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Character Development

Youth Sports Heroes of the Month: Sophia and Elizabeth Glazer (Wellesley, Mass.)


The American Medical Association calls domestic violence a "public health problem that has reached epidemic proportions." Most victims are vulnerable women and children assaulted by male perpetrators. Most victims emerge physically battered or emotionally scarred. An alarming number end up being murdered.

"It's Not Right"

Sophia and Elizabeth Glazer have a game plan that uses youth sports to help stem domestic violence in their community. Their efforts in the local youth football league this past autumn set an example which will hopefully prompt students elsewhere -- athletes and non-athletes alike -- to help make their own communities better places to live and raise families.

Disturbed by the national epidemic of domestic violence, two sisters started a group called Youth Football Cares, which not only holds bake sales to benefit local battered women's shelters but is trying to use youth sports to instill healthy relationship behaviors among children and adolescents which they can carry into adulthood.

Youth Sports Heroes of the Month: Plainfield (Conn.) High School Athletes


"Sports does not build character. Sports reveals character," said journalist Heywood Broun more than half a century ago. He meant that athletic competition can bring out either the best or the worst in an athlete, depending on the inner strengths or weaknesses that the athlete brings to the game. Sports can be noble or ignoble, depending on who is playing and how they play.

On the night of September 26, 2014, fans displayed the ignoble side of sports at a high school football game in Plainfield, Connecticut. Within hours, however, the noble side prevailed as Plainfield student-athletes confronted a wrong that had reportedly festered in their town's sports programs for years.

Sports can be noble or ignoble, depending on who is playing and how they play. On the night of September 26, 2014, fans displayed the ignoble side of sports at a high school football game in Plainfield, Connecticut. Within hours, however, the noble side prevailed as Plainfield student-athletes confronted a wrong that had reportedly festered in their town's sports programs for years.

Youth Sports Hero of the Month: Deven Jackson (Shermans Dale, Pa.)


About three million youngsters will play youth football in the United States this fall.  Only one received sustained media coverage last month, and it was 10-year-old Deven Jackson, who took the field with the West Perry Midget Football Mustangs after a two-year absence from the gridiron.

In 2012, Deven was struck with meningitis. He suffered kidney failure, and his mother told ABC News that doctors gave him only a ten percent chance to live. Doctors amputated both legs six inches below the knees, and playing football seemed out of the question.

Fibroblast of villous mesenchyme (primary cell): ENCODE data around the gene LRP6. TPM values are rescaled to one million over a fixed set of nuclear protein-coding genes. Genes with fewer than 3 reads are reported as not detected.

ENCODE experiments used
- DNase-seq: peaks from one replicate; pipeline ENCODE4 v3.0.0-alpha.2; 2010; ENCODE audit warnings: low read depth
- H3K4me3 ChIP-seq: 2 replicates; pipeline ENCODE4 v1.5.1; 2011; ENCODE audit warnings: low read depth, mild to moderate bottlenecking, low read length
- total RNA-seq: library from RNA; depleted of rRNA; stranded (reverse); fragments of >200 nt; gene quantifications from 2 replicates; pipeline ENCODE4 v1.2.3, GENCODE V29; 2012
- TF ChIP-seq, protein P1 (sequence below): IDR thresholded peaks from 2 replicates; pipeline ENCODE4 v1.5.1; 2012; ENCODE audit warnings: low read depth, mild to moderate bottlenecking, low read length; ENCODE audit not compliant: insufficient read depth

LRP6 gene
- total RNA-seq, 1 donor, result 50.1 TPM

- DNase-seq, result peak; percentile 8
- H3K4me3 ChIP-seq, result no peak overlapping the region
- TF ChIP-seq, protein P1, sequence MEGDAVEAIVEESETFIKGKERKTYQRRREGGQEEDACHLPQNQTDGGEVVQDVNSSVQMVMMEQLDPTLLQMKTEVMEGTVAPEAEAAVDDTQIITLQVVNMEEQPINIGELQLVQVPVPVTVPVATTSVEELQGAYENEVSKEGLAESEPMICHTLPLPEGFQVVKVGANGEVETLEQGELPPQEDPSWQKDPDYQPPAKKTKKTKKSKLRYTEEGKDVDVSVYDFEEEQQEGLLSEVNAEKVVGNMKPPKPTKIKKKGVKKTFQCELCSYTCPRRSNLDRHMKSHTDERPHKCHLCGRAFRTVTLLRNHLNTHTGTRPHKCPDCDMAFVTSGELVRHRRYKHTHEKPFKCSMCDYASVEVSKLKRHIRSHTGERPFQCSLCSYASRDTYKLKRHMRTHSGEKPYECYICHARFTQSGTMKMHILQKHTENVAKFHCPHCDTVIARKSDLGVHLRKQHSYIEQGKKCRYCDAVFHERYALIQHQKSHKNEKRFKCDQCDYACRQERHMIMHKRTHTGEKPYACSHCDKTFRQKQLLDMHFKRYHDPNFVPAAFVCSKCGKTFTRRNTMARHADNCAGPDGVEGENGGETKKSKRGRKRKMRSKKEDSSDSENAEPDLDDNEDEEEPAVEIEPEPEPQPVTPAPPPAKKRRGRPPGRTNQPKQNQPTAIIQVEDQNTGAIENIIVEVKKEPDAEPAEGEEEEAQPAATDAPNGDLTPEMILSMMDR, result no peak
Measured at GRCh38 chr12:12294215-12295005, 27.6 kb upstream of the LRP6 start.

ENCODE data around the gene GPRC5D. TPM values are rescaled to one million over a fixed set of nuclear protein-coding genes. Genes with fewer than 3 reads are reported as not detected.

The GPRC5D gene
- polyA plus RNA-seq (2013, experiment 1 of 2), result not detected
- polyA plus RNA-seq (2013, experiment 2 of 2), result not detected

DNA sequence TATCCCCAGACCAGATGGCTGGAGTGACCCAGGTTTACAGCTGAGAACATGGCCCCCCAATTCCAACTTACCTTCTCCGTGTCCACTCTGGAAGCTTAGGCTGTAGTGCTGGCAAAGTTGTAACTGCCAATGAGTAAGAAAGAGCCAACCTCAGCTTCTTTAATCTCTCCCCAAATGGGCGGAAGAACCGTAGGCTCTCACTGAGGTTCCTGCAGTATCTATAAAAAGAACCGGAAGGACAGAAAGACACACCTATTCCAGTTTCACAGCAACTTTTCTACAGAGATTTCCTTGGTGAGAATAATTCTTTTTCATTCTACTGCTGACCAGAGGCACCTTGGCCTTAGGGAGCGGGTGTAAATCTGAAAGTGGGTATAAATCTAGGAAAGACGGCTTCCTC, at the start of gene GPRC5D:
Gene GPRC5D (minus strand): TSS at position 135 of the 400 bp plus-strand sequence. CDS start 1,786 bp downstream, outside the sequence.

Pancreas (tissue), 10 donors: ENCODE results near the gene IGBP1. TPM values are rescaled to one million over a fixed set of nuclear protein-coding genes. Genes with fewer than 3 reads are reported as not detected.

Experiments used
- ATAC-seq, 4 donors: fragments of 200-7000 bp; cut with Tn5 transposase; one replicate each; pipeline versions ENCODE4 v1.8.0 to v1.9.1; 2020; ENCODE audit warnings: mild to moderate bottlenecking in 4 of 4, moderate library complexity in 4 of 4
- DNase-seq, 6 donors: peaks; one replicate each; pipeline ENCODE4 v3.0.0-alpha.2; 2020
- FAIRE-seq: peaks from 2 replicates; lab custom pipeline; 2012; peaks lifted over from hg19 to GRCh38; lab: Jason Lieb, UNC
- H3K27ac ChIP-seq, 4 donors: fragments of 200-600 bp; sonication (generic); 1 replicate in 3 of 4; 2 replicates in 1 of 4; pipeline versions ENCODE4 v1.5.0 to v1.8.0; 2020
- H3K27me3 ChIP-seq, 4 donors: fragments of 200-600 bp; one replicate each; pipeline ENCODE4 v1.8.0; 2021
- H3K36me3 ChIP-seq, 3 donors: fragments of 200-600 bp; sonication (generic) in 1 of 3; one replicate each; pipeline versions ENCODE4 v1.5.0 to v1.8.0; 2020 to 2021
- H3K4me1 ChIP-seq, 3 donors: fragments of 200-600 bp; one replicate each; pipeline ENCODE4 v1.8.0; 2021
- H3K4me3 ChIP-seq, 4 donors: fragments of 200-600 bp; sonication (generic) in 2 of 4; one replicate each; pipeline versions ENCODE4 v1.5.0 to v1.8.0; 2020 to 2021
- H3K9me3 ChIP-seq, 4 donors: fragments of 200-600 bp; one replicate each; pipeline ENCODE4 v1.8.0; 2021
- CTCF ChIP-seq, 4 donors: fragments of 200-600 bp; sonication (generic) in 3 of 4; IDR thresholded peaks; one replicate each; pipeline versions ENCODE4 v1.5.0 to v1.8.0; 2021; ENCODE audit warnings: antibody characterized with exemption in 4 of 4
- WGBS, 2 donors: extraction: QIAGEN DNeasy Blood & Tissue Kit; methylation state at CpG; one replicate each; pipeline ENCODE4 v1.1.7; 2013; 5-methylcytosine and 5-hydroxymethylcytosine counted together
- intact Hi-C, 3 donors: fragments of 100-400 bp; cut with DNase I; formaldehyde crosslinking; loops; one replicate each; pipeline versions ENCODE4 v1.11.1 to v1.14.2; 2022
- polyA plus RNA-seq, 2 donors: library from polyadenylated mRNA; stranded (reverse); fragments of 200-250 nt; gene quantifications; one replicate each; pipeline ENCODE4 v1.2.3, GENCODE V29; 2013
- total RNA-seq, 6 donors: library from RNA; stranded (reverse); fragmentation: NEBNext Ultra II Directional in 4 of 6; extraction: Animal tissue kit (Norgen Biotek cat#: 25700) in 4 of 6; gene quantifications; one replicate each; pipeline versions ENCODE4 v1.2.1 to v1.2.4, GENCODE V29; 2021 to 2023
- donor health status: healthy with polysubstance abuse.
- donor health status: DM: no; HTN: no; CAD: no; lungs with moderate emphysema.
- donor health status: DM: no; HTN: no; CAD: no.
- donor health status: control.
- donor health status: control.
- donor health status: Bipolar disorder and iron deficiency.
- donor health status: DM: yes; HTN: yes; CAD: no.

About three million youngsters will play youth football in the United States this fall. Only one received sustained media coverage last month, and it was 10-year-old Deven Jackson, who took the field with the West Perry Midget Football Mustangs after a two-year absence from the gridiron.

Youth Sports Heroes: Bridgewater (MA) Badgers Pee Wee Football Team & Valley H.S. Varsity/JV Baseball Teams (Elk Grove, CA)

 

December is the month when journalists across the nation tie up the year's loose ends. With that motivation, I write here about two youth teams that deserve all the accolades they have received. The teams play on opposite coasts, play different sports, and in different seasons. One team's players are younger than the other's, and neither team has ever met the other. Their only common thread is that on each one, teammates joined together to do the right thing at the right time.

In this month's column, Doug Abrams salutes two teams who, though they hail from opposite coasts, play different sports, in different seasons, and are different ages, have one thing in common: they acted as teams to do the right thing at the right time.

Youth Sports Heroes of the Month: Matt Labrum and Staff (Roosevelt, Utah)


On Friday night, September 20, Judge Memorial Catholic High School of Salt Lake City downed the Union High School Cougars, 40-16. Football games played in rural Utah normally do not make news outside the local area, but this matchup on Union's home turf in Roosevelt (population: 6,100) attracted national attention for the post-game bombshell that Union head coach Matt Labrum and his staff dropped in the Cougars locker room. Football gear in locker

The coaches assembled the team, suspended every player, and collected their uniforms.

Football teams in rural Utah normally do not make news outside the local area, but after Judge Memorial Catholic High School of Salt Lake City beat the Union High Cougars, the post-game bombshell Union head coach Matt Labrum and his staff dropped on his team in the locker room attracted national attention for the lesson they were about to teach about character.
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